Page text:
Imagine you are spending time outdoors with a best friend and then suddenly you’re caught in a heavy storm. Lightning. Strong winds. Flooding. The weather forecast only said ten percent chance of rain. Lies! You both run towards shelter and wait for the storm to pass. As the downpour comes to a full stop, you inhale the sweet fragrance of freshly soaked earth released into the air.

Suffering can look a lot like this storm. We tend to view it as a negative experience. But in reality, suffering prepares us for a new season bursting forth in fullness. The good news is that we weren’t created to go through adversities alone.

A difficult season has a way of testing even the greatest of friendships. Some thrive while others quickly cave into a colossal death. We’re all acquainted with the grief that comes when one is severed. Many people build walls to protect themselves from this kind of pain and end up settling for shallow connections. I’ve learned to check the heartbeat of my friendships by asking myself the following questions:

“Am I privately getting myself together or am I inviting others in?”

“Am I asking for more than I am willing to give?”

I’ve realized that I have the capability to maintain healthy friendships even when I find myself in the darkest valleys. All around us there are people who are hurting. Here are 3 actions we can take in order to shift the focus from self-preservation to being a life-giving friend…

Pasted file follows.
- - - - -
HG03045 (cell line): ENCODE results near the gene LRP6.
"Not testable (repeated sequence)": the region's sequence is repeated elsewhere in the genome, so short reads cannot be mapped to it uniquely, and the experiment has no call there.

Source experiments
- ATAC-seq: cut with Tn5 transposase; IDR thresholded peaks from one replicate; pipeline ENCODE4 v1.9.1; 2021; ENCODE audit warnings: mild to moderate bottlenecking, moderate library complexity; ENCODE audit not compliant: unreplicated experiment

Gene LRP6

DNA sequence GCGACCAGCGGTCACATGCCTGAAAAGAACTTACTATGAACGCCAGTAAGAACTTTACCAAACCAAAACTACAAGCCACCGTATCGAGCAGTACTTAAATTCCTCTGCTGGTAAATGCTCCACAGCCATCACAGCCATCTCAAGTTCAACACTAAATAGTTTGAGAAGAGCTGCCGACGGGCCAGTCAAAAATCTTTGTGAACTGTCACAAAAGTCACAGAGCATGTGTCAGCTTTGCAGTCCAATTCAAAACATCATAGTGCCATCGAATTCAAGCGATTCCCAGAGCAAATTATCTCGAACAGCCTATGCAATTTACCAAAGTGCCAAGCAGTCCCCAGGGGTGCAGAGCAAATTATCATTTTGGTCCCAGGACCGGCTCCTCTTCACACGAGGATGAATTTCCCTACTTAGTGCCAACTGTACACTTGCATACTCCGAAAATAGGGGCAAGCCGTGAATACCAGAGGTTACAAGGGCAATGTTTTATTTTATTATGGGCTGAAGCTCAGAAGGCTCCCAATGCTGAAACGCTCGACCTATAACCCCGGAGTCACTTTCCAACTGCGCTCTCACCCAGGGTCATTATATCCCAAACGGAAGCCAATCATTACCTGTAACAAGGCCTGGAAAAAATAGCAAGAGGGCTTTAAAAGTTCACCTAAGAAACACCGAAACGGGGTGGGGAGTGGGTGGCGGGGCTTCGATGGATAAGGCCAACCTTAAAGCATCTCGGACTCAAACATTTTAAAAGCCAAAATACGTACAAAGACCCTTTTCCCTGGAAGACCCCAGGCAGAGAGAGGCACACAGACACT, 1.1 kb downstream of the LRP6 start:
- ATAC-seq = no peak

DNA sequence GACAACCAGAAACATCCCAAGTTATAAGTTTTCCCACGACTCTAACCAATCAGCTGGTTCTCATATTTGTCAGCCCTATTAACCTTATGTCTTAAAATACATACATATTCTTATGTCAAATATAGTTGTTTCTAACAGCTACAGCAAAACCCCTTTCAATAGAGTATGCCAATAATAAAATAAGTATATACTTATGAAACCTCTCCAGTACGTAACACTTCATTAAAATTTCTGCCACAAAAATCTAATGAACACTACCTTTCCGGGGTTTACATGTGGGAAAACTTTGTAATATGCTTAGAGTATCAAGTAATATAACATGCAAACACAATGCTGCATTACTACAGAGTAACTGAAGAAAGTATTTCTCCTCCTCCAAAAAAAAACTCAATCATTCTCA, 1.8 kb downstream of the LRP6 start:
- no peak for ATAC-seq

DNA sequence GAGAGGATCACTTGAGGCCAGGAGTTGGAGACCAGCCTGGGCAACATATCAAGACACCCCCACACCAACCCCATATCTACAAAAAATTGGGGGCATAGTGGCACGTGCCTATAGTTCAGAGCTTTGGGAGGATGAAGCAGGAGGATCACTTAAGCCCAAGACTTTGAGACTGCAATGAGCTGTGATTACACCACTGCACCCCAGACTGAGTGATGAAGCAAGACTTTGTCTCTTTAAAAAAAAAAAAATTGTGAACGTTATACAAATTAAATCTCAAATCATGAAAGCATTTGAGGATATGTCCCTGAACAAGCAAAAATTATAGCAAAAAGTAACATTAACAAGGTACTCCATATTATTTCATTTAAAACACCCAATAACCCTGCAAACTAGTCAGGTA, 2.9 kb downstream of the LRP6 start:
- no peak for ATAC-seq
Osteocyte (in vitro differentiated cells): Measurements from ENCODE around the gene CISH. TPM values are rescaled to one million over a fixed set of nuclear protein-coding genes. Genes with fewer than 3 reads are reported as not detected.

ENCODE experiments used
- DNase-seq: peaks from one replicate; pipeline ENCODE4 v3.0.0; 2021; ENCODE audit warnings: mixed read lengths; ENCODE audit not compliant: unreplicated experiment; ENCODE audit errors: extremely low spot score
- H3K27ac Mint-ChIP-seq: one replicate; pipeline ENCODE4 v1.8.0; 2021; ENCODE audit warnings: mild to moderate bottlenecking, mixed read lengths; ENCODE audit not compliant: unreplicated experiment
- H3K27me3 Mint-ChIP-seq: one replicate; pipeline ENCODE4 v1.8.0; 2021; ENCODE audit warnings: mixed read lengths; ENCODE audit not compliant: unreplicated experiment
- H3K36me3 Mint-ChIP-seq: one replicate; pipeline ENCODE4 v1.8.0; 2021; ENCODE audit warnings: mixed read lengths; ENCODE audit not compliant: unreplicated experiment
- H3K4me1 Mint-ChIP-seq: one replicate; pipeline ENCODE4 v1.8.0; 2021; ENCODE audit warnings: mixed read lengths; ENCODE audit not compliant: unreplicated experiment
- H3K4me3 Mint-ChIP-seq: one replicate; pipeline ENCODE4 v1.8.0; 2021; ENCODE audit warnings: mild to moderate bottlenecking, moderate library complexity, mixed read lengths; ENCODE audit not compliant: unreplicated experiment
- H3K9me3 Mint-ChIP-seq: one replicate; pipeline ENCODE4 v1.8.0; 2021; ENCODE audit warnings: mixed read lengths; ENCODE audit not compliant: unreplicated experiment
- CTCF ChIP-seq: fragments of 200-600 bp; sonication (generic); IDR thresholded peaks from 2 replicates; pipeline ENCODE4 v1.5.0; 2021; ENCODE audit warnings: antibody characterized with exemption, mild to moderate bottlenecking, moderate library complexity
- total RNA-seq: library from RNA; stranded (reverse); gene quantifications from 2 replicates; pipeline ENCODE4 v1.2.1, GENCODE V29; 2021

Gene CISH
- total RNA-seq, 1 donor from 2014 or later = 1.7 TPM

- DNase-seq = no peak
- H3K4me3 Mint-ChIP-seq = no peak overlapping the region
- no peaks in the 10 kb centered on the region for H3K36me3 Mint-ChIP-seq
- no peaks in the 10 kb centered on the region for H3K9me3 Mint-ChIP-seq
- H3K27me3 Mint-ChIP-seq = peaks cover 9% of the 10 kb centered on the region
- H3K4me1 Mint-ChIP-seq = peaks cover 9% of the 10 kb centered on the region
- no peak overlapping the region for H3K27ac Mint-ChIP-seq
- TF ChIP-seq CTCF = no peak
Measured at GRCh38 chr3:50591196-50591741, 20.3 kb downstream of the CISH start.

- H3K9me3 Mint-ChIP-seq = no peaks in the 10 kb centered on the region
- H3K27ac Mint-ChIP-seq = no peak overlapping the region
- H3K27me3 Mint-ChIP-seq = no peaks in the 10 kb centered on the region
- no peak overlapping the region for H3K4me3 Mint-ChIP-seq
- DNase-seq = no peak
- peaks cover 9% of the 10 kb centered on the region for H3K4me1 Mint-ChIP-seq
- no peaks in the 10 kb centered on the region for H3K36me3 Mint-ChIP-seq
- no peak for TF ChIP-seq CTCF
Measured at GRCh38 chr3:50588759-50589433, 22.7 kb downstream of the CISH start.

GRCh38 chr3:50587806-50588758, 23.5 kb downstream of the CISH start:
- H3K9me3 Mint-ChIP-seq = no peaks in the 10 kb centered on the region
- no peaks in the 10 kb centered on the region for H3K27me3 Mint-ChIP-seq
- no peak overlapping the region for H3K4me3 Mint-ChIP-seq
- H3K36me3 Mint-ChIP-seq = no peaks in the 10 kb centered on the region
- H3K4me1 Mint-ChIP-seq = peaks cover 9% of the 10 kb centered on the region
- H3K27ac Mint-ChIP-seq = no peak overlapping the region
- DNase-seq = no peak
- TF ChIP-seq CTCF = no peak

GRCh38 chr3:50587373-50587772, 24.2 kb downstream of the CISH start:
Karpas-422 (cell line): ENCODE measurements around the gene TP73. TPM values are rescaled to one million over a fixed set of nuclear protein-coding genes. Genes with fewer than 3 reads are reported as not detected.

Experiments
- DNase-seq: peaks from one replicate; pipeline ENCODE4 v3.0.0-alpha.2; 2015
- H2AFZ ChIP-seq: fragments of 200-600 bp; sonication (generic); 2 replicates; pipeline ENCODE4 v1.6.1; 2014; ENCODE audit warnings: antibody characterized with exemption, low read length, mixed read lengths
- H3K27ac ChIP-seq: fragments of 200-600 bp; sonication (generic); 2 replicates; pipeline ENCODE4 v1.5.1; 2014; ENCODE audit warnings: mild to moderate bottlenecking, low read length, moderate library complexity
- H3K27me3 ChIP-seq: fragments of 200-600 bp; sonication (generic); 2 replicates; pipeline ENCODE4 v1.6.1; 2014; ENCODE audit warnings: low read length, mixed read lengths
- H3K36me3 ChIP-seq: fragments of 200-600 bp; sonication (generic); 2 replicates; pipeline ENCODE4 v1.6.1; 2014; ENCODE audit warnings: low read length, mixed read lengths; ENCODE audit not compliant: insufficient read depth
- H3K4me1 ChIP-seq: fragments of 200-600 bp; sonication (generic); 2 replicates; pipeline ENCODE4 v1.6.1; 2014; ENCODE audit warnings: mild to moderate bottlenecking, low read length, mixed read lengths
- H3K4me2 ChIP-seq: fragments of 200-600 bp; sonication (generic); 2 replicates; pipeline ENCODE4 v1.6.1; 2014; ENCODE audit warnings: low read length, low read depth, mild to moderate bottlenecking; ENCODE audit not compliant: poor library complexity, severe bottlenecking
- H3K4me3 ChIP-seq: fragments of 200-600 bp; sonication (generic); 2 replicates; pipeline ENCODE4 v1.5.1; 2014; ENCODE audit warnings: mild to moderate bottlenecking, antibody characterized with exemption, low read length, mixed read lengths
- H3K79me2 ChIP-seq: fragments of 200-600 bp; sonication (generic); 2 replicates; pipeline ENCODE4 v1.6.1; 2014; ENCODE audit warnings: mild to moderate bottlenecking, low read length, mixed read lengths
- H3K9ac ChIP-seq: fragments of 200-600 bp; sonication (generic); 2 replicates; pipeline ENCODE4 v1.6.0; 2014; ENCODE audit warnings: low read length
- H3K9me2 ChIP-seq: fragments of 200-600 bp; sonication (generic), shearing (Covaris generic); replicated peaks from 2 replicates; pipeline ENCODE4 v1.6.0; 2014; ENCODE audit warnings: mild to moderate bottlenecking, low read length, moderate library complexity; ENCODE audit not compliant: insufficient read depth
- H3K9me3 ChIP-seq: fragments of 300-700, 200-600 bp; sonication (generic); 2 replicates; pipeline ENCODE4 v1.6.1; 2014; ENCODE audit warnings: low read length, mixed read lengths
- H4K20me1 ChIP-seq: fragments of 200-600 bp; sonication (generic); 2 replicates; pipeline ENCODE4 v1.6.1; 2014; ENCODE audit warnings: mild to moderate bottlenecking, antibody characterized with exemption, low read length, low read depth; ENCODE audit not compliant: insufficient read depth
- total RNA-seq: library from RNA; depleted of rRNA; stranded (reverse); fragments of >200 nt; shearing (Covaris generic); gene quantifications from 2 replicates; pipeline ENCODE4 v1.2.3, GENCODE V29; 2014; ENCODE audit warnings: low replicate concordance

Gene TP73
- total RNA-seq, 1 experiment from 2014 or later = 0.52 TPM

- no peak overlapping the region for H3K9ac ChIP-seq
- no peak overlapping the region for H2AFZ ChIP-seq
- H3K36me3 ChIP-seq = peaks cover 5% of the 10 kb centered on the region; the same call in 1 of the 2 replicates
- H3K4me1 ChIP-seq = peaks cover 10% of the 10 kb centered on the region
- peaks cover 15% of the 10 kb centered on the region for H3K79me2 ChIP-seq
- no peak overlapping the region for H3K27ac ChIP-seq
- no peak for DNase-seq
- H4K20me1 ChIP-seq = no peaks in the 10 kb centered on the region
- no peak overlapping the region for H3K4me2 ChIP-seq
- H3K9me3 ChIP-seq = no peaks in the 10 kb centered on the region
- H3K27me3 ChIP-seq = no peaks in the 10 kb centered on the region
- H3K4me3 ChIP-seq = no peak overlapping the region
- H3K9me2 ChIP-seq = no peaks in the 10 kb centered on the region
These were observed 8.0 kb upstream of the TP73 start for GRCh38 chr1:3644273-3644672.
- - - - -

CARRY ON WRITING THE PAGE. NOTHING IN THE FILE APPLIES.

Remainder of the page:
Help others through the greatest oppositions.

Frodo had Sam on his way to Mordor. Harry had Ron and Hermione at Hogwarts. Han Solo had Chewbacca inside the Millennium Falcon. Eleven had Mike, Lucas, and Dustin in Hawkins. Though each character has their own internal conflict, they are able to band together and go through the mud towards victory. Deep friendships involve risk; there is no hesitation to offer support. A consistent presence shines brightly.

Cheer others on in moving toward their purpose.

Sacrifice and humility remove the focus from ourselves and give less power to our obstacles. Use the power of encouragement and be a trusted voice in a friend’s life. We are then able to use our energy to listen and empathize with someone else’s pain. This is contagious. We will see others do the same for us in the midst of our suffering.

Author and speaker Paul Tripp perfectly describes it. “True friendship calls you out of the darkness of personal privacy, into the candor of mutual concern. It moves you from being a sealed envelope to being an open letter.”

Challenge others to look upward.

It’s important to share with others that light will shine again. We can easily throw ourselves a pity party the moment life becomes overwhelming. Giving up starts to look appealing. I’ve been in that position before. This the best time for a gentle reminder of the greatest presence of Love. But not every friend is ready to grasp this message. This step requires patience.

Waiting fosters growth in our lives. It’s not wasted time.

A heart doesn’t change based on suggestion. It has to seek transformation for itself. The best thing we can do is be an example of truth and grace. Let’s learn to patiently ride the storms together.